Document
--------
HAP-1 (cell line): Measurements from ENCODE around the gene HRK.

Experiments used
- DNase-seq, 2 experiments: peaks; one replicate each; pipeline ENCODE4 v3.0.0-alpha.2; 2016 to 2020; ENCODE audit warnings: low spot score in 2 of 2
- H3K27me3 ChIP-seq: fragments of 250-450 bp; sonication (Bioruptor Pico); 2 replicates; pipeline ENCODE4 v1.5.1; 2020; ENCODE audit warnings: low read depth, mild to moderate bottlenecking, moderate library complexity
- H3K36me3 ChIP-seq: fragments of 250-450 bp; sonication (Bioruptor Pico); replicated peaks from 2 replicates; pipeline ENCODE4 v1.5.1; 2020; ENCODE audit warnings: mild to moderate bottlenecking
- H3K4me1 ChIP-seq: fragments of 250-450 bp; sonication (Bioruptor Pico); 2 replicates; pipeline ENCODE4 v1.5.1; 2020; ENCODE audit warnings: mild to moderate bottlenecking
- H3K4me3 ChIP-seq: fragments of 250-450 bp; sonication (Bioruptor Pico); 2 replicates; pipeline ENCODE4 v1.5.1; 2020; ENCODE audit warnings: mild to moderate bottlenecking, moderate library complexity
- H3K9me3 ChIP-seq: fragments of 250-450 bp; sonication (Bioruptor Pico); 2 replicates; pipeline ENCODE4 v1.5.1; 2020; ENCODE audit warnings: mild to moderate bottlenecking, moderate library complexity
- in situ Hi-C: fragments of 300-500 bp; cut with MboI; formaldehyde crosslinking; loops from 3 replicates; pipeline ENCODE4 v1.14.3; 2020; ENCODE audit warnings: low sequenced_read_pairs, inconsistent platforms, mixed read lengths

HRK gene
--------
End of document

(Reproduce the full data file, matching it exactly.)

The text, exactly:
HAP-1 (cell line): Measurements from ENCODE around the gene HRK.

Experiments used
- DNase-seq, 2 experiments: peaks; one replicate each; pipeline ENCODE4 v3.0.0-alpha.2; 2016 to 2020; ENCODE audit warnings: low spot score in 2 of 2
- H3K27me3 ChIP-seq: fragments of 250-450 bp; sonication (Bioruptor Pico); 2 replicates; pipeline ENCODE4 v1.5.1; 2020; ENCODE audit warnings: low read depth, mild to moderate bottlenecking, moderate library complexity
- H3K36me3 ChIP-seq: fragments of 250-450 bp; sonication (Bioruptor Pico); replicated peaks from 2 replicates; pipeline ENCODE4 v1.5.1; 2020; ENCODE audit warnings: mild to moderate bottlenecking
- H3K4me1 ChIP-seq: fragments of 250-450 bp; sonication (Bioruptor Pico); 2 replicates; pipeline ENCODE4 v1.5.1; 2020; ENCODE audit warnings: mild to moderate bottlenecking
- H3K4me3 ChIP-seq: fragments of 250-450 bp; sonication (Bioruptor Pico); 2 replicates; pipeline ENCODE4 v1.5.1; 2020; ENCODE audit warnings: mild to moderate bottlenecking, moderate library complexity
- H3K9me3 ChIP-seq: fragments of 250-450 bp; sonication (Bioruptor Pico); 2 replicates; pipeline ENCODE4 v1.5.1; 2020; ENCODE audit warnings: mild to moderate bottlenecking, moderate library complexity
- in situ Hi-C: fragments of 300-500 bp; cut with MboI; formaldehyde crosslinking; loops from 3 replicates; pipeline ENCODE4 v1.14.3; 2020; ENCODE audit warnings: low sequenced_read_pairs, inconsistent platforms, mixed read lengths

HRK gene